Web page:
1. "Euripides is not asking us [the audience] to sympathise with Medea..."

    It is in these moments that we are shown that Medea feels remorse for her actions and that she is not without feeling, nor is she insane. She can fully comprehend the difference between right and wrong, however, as typical of the tragic hero, her 'hubris' is too great, "Yes,

  2. Cinderella - play script

    I'll ever hear are still inside my head Cinderella The kindest words I'll ever hear Prince The kindest words I'll ever hear are waiting to be said Prince The most, entrancing sight of all is yet for me to see!

  1. How do the characters of Antigone in Anouilh's play Antigone and Medea from Euripides's ...

    Medea's jealousy is aimed at the new wife of her husband Jason. Medea's main concern is perhaps less centred around the idea of physical beauty, but a beauty the princess has for Jason in the form of her status, power and wealth.

  2. How does Medea by Euripides reflect Greek Society

    In this play Medea creates a very strong and stern warning to society to not take advantage of this possibility. Many modern day critics of the play believe that this Greek view of the role of women in society was to blame for Medea's excesses and the overall extreme she went to.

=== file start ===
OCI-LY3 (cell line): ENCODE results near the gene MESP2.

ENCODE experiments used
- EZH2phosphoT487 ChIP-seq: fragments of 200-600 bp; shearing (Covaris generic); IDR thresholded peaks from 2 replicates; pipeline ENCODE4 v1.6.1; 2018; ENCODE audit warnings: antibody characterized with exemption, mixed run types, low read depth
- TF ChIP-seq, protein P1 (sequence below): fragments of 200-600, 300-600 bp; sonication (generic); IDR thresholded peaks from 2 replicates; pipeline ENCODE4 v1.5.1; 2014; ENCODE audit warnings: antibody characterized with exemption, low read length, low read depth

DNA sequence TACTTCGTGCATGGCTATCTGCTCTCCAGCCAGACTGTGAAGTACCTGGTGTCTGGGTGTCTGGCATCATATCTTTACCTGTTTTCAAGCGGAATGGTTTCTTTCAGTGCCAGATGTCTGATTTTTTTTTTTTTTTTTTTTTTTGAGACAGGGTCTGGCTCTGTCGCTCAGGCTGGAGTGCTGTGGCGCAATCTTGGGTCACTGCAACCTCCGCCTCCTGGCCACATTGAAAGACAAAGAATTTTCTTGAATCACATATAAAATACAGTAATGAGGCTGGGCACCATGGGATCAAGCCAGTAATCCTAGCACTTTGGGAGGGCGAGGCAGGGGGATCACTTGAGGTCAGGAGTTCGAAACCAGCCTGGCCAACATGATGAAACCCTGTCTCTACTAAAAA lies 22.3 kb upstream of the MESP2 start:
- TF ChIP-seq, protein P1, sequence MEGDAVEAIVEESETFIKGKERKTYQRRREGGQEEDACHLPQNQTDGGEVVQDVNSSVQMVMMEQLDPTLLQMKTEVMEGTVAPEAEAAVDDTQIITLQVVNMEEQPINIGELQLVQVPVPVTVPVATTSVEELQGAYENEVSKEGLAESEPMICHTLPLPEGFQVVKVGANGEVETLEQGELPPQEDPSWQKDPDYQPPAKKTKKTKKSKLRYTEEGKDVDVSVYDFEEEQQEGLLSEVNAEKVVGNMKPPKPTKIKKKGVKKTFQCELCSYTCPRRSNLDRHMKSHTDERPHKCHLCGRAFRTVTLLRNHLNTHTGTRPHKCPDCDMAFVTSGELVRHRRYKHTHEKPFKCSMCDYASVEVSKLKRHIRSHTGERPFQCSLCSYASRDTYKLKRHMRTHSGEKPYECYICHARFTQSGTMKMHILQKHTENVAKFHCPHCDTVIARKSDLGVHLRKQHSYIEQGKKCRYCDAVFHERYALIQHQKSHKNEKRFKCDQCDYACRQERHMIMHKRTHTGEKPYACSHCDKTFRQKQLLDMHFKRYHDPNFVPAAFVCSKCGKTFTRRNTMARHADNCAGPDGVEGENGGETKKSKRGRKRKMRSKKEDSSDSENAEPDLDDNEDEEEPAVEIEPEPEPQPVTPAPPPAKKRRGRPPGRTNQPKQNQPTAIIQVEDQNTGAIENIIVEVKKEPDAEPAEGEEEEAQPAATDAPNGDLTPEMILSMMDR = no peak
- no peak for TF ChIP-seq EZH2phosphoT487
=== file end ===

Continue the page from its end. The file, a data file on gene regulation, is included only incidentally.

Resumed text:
1. Euripides' Medea and Seneca's Medea are different in many parts of the two stories

    But I do. And the city will know, for the world will mark its towering flames."(Seneca,line 137-149,pg.137) Through his characterization of Medea, Euripides seems to be more respectful towards the divine being. Seneca is the opposite. His Medea is not as respectful of the gods.

  2. Euripides was accused by his contempories of being a woman hater. Why do you ...

    At this point she comes across as a very wicked conniving young lady. It seems as though she had been waiting for Orestes return to make him do this. When Orestes has doubts over killing Clytemnestra, she bullies him into doing it.

  • Over 160,000 pieces
    of student written work
  • Annotated by
    experienced teachers
  • Ideas and feedback to
    improve your own work